Can we trick or treat this year?
What the British people crave the most right now, is normality. A tiny slice of how life used to be before the pandemic came along and swept us off our feet. Unfortunately, it doesn’t look hopeful that Halloween will offer everyone the normality we desperately need this year.
It all boils down to the dreaded three tier system and where your postcode falls on the map. If your area steeps into ‘very high risk’ you can expect to be celebrating Halloween at home this year.
But it’s not all doom and gloom, because there will be some areas where trick or treating is technically still allowed… If you happen to live in a participating neighbourhood.
If your postcode falls into the medium risk tier, children will be able to trick or treat if they stick to the rule of 6; wear face masks and regularly sanitize hands, especially after touching sweets and doors.
f your postcode falls into high risk, technically children will still be able to go trick or treating if they social distance, don’t mix households and stay in a group smaller than 6 whilst wearing face masks and regularly hand sanitizing. It does sound like a lot of work though doesn’t it?
What to do if I live in a ‘very high risk’ area?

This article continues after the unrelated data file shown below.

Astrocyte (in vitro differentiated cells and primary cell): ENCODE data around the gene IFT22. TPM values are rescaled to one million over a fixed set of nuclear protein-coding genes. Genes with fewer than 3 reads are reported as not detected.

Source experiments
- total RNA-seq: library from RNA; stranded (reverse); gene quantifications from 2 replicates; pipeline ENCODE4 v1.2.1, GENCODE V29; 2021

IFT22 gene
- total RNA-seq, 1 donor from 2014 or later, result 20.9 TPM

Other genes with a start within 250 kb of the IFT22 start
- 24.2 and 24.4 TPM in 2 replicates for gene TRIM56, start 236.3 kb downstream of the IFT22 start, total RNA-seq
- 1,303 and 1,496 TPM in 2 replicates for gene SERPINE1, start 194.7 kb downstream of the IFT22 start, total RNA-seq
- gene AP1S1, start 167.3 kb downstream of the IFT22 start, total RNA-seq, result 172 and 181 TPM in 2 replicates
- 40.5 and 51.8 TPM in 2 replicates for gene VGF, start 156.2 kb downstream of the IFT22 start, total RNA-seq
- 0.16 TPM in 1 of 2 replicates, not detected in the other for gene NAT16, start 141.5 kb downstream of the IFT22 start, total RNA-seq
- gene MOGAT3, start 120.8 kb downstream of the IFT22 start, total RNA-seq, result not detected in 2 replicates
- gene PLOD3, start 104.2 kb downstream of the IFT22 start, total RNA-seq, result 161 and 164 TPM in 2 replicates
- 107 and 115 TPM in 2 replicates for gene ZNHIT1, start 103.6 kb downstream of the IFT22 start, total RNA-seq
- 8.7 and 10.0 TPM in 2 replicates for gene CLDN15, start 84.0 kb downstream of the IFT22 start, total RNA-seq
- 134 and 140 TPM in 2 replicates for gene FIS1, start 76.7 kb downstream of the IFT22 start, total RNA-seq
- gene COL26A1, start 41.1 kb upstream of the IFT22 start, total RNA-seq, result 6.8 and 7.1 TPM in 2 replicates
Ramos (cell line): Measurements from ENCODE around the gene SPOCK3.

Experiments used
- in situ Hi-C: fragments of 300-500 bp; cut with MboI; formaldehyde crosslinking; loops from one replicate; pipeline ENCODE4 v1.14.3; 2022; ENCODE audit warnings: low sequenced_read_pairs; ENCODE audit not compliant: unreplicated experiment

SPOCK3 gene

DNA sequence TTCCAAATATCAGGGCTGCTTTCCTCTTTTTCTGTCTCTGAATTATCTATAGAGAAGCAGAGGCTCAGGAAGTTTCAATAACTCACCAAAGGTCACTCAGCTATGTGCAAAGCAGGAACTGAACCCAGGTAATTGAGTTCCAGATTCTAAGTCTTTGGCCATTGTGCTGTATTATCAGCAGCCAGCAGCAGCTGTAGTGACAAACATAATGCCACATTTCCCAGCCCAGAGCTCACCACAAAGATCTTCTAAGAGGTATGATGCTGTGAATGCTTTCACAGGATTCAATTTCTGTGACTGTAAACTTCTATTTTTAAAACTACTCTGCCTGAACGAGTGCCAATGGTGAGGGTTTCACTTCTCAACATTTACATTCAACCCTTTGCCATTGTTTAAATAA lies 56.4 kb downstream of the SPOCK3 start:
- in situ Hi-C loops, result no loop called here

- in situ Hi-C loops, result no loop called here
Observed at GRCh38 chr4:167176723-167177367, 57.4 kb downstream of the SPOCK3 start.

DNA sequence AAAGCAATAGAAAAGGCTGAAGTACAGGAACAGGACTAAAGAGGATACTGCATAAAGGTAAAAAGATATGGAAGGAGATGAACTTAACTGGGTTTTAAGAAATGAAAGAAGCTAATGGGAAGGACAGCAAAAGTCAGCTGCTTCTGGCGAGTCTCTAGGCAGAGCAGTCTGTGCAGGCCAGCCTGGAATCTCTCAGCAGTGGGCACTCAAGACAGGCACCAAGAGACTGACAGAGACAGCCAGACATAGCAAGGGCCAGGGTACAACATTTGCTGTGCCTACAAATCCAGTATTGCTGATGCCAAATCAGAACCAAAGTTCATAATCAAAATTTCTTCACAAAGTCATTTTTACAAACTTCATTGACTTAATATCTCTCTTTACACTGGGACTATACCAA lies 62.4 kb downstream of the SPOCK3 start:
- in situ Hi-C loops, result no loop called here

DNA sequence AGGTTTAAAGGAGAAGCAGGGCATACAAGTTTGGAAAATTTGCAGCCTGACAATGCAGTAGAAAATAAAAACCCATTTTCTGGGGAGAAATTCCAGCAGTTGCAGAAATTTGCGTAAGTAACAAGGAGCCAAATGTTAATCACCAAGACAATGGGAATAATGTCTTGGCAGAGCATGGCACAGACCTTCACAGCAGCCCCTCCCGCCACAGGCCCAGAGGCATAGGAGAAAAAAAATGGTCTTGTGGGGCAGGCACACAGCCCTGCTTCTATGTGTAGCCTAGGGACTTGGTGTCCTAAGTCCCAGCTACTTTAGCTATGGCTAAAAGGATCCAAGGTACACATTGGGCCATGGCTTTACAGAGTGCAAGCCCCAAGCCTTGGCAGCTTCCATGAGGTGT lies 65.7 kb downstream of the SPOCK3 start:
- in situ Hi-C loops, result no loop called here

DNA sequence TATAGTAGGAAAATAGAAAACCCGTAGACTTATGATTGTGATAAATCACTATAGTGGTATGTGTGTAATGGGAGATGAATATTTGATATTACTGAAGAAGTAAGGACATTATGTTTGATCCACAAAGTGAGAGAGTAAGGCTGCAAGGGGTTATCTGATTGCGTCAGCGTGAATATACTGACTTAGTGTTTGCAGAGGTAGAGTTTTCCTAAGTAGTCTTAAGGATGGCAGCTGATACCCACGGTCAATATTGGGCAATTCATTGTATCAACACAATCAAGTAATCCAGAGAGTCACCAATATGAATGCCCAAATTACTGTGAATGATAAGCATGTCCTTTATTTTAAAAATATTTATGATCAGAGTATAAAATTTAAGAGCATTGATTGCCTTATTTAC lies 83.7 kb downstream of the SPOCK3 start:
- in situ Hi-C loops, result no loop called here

Those unfortunate enough to live in the worst hit places will probably have to find other activities at home to make up for the lack of sweeties this year but don’t worry if you’re out of ideas, here are some Halloween activities for home:
A child friendly horror movie and some spooky snacks.
Decorating your house to give it a Halloween spark.
Creating an indoor sweetie hunt.
Dress up and throw an indoor Halloween party on zoom with your lock down neighbours.
Make homemade Halloween inspired food.
Or maybe, just give the hectic celebrations a rest this year, and throw an even bigger Halloween celebration next year!
Is trick or treating a good idea?
There are some split opinions on trick or treating, lots of people say it should be banned for fear of spreading more infections to the elderly and those still choosing to shield. Others say children should have some sense of normality and innocence during these troubling times and should be allowed to take part in this activity if there are others willing to participate.
I think as students have been allowed to attend schools with 100s of other children, with all places of education referring to the student’s peer groups as ‘bubbles’ then children should be allowed to take part in socially distanced, masked, trick or treating on households that also share the same opinion, in their household ‘bubble’. When I was a child there were always houses decorated with Halloween decorations. Their gardens and windows filled with pumpkins and lights and that’s how you knew they were giving out sweets. I wasn’t allowed to knock on any door that didn’t have a pumpkin. If everyone did this for this year, then children and parents would know clearly what houses were handing out sweets or not before spreading germs to them unnecessarily. The government could make an official announcement and explain the new rules to make it as safe as possible for everyone.